Any successful business or nonprofit organization knows that people are their most valuable asset. Nonprofits have the added advantage of using volunteers to improve their organization and significantly expand their reach. Volunteers today are finally being viewed as essential contributors to the success of the sector, with one volunteer hour being valued at $22.55 in 2013, according to a report from Independent Sector in Washington, D.C.
WHY DO PEOPLE VOLUNTEER?
As the need for volunteers grow, nonprofits search for ways to increase the loyalty, motivation and production of the ones they have. In order to do this, they first must understand what drives people to volunteer in the first place. A report produced by Independent Sector in 1997 followed a study of this issue and identified eight top reasons why people volunteer:
1. To make a difference.
2. To use a talent or skill.
3. To gain professional or other experience.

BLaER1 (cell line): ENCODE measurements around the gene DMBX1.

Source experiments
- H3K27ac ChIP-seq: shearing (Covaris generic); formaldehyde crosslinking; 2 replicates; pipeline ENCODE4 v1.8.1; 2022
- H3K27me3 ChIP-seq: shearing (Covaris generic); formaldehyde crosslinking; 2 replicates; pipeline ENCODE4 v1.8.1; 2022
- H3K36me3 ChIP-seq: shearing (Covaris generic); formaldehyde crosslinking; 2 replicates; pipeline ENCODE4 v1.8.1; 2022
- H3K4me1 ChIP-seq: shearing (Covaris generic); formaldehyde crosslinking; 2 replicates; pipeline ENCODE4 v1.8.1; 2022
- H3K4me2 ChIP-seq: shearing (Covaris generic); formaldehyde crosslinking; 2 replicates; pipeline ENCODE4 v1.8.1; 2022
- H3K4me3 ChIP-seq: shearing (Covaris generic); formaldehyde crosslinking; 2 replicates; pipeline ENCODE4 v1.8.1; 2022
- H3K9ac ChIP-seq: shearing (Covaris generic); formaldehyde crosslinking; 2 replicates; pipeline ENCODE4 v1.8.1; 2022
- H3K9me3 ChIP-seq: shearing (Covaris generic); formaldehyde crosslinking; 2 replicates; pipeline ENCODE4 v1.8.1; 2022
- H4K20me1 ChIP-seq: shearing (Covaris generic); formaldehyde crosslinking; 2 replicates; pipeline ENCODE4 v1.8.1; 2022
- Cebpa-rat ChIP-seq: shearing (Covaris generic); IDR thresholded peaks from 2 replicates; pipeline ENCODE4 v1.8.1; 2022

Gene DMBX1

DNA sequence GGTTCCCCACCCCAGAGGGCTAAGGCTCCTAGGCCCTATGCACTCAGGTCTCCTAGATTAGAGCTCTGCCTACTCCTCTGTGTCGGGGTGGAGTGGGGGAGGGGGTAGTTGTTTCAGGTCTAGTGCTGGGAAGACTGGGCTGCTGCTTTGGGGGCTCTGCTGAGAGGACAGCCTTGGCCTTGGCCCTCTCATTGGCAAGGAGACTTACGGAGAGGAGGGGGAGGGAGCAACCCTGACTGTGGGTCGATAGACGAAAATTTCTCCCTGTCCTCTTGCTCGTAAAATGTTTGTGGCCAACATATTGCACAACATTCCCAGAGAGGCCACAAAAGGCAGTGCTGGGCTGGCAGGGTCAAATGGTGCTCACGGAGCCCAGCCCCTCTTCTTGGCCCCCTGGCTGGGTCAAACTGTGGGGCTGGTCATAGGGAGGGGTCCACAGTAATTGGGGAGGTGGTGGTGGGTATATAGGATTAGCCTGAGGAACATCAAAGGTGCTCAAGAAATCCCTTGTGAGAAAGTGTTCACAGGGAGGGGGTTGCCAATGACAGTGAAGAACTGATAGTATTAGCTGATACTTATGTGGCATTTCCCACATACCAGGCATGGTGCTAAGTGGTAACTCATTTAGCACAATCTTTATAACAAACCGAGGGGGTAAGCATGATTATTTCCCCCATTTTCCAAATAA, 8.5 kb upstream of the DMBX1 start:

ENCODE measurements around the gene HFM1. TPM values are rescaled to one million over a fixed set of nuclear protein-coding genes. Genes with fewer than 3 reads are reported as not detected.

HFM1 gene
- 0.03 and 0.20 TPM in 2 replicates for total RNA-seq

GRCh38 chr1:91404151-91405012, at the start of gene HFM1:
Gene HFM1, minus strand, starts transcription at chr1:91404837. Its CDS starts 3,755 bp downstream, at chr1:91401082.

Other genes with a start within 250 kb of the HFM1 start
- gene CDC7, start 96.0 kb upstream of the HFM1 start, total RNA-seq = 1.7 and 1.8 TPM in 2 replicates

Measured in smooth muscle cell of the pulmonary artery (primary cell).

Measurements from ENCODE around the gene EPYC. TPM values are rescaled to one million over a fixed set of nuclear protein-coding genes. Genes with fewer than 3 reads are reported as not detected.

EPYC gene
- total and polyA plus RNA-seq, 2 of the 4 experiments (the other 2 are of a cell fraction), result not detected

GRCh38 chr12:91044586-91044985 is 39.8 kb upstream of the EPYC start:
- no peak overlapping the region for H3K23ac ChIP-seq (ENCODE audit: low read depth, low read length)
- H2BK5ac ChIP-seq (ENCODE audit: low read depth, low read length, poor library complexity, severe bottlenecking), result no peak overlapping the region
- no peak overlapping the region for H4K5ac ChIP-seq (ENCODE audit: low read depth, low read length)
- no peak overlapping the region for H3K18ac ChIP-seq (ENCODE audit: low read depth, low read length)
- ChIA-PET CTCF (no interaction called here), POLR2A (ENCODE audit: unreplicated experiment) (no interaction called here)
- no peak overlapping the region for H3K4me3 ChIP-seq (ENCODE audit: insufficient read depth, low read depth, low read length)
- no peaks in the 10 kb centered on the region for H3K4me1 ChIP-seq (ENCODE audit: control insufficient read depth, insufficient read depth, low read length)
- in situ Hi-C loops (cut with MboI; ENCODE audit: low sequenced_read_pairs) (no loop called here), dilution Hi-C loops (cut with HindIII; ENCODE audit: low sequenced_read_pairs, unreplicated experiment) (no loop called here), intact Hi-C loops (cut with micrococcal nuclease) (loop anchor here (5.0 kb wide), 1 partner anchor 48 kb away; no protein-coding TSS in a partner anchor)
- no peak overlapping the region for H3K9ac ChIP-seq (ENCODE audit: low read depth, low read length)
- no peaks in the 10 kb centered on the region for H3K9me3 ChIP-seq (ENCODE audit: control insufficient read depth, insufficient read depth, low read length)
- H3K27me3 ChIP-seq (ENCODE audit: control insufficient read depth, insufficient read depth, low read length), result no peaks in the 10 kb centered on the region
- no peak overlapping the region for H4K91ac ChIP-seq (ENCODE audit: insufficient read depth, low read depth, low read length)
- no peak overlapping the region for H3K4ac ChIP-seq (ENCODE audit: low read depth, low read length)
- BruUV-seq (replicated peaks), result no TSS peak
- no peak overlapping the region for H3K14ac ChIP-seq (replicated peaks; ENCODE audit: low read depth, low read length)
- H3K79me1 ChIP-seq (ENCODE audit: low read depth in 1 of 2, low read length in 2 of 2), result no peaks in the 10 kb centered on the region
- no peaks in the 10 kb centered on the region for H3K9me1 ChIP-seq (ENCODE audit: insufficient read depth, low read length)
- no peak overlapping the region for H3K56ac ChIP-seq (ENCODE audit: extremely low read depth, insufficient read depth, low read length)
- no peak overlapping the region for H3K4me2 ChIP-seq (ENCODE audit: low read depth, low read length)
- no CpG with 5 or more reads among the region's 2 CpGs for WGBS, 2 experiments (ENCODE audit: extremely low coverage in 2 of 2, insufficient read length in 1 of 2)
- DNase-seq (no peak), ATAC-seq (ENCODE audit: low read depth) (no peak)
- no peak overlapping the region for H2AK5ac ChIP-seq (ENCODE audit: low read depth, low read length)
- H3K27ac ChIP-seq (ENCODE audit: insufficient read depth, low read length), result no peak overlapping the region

4. To express religious faith.
5. To meet people.
6. To achieve personal growth and enhanced self-esteem.
7. To seek a more balanced life.
8. To give something back.
WHAT MOTIVATES VOLUNTEERS?
While these specific reasons why people volunteer is helpful to nonprofits, the issue of what motivates those volunteers is an issue that has been studied for many years and can be broken down fairly easily. Psychologist A. H. Maslow organized human needs on five general levels (which he called a hierarchy of needs) in his book called Motivation and Personality. The five levels are described below in ascending order (i.e. the first levels are the most basic and essential, with the higher levels only being pursued after the basic ones are satisfied):
1. Physiological needs such as food, water and shelter.
2. Safety needs such as protection.
3. Social needs such as belonging, and acceptance.
4. Ego needs such as achievement, status, and appreciation.
5. Self-actualization needs such as the need to realize one’s potential.
Most individuals who volunteer have the first two basic levels covered, and therefore are driven to satisfy the third through fifth levels of needs. When working on your volunteer program, keep in mind the eight reasons why people volunteer to grow your number of volunteers, and how to satisfy their social, ego and self-actualization needs to motivate and engage them. This information, combined with good and ongoing communication, will ensure a healthy and productive team of volunteers.
Maslow, A. H. Motivation and Personality (Harper & Row, Inc., New York, 1970).